Thursday, February 25, 2021

'Which We See to Be Not Far Distant'

This month in the North we learned to look forward to the mid-winter thaw. Much of the snow would melt and you could smell the earth again, the mineral-rich scent of slow-motion decomposition. Winter’s clampdown, of course, would return in a day or a week. Depending on your temperament, the thaw represented nature’s tease or a happy foretaste of spring. Philip Larkin finished writing “Coming” (The Less Deceived, 1955), originally titled “February,” on this date, February 25, in 1950: 

“On longer evenings,

Light, chill and yellow,

Bathes the serene

Foreheads of houses.

A thrush sings,


In the deep bare garden,

Its fresh-peeled voice

Astonishing the brickwork.


“It will be spring soon,

It will be spring soon

And I, whose childhood

Is a forgotten boredom,

Feel like a child

Who comes on a scene

Of adult reconciling,

And can understand nothing

But the unusual laughter,

And starts to be happy.”


Even those of us who live largely denatured lives, buffered by comfort, remote from the strictures of the natural world, remain tethered to seasonal change. Larkin, no nature poet in the soppy sense, hears the song of the thrush (Hardy’s?) -- “It will be spring soon, / It will be spring soon” – and “starts to be happy.” Happiness is never Larkin’s emotional default mode, of course, but neither is it absent. The fourth line of the second stanza recalls the well-known phrase in “Dockery and Son”: “Life is first boredom, then fear.” And yet, in “Coming,” despite “a forgotten boredom,” he recalls an inchoate sense of happiness from childhood. In The Rambler on this date, February 25, in 1752, Dr. Johnson writes:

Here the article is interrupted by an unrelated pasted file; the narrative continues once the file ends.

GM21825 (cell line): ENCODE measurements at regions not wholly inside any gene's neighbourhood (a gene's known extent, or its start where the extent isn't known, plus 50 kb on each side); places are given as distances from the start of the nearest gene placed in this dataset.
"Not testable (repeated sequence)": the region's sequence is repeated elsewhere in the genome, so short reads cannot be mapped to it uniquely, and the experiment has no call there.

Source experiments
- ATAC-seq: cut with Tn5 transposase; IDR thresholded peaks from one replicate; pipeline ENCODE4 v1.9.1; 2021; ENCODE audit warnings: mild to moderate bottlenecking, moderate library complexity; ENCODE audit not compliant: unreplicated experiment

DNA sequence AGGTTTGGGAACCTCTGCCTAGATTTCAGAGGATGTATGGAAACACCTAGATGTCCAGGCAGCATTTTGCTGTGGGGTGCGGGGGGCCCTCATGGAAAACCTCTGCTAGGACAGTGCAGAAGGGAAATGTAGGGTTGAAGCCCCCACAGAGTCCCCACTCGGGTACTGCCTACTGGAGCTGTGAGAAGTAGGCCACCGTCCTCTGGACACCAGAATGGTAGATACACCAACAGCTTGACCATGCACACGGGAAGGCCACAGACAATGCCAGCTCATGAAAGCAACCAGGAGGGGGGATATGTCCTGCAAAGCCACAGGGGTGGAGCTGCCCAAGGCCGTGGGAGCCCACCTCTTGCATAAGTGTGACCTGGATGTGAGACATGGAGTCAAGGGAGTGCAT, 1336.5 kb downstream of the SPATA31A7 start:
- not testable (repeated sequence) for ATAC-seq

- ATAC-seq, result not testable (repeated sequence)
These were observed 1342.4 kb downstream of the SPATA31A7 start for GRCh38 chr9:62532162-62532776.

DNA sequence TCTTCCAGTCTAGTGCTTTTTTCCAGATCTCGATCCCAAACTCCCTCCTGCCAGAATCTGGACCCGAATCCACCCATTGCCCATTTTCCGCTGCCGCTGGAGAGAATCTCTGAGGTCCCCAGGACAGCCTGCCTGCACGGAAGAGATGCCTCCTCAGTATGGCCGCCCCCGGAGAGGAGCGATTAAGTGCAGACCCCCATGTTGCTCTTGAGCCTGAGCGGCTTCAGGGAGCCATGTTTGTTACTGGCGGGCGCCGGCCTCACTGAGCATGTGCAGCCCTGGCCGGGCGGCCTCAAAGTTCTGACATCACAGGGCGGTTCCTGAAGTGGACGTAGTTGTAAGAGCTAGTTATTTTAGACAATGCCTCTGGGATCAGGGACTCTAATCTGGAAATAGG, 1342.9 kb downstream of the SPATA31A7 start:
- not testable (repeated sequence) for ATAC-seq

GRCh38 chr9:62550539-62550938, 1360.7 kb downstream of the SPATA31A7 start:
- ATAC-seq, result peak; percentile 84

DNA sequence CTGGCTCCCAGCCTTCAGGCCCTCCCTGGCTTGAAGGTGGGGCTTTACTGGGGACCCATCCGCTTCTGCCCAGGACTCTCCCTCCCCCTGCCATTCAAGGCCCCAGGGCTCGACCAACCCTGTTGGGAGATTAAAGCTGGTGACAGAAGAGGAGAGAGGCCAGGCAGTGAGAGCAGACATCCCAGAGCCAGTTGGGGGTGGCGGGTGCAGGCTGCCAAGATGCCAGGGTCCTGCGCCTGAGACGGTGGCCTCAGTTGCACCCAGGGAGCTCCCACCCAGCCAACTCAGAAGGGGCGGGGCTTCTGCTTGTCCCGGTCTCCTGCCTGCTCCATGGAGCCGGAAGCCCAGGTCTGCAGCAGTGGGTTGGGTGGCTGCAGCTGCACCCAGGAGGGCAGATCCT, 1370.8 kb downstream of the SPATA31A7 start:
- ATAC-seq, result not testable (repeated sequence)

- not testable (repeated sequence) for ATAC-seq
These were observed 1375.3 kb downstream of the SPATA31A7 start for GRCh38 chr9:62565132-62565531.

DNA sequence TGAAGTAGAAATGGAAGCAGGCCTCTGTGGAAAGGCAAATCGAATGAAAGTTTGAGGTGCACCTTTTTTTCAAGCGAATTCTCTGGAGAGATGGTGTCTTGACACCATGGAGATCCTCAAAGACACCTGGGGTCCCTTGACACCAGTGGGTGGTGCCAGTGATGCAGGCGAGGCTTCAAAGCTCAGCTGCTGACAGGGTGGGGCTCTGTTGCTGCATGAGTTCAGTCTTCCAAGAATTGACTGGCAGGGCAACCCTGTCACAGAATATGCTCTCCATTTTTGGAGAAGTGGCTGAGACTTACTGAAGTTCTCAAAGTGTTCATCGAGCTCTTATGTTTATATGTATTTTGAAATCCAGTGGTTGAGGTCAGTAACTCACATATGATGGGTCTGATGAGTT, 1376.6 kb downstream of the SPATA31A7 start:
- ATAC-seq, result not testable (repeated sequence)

"Thus every period of life is obliged to borrow its happiness from the time to come. In youth we have nothing past to entertain us, and in age, we derive little from retrospect but hopeless sorrow. Yet the future likewise has its limits, which the imagination dreads to approach, but which we see to be not far distant.”

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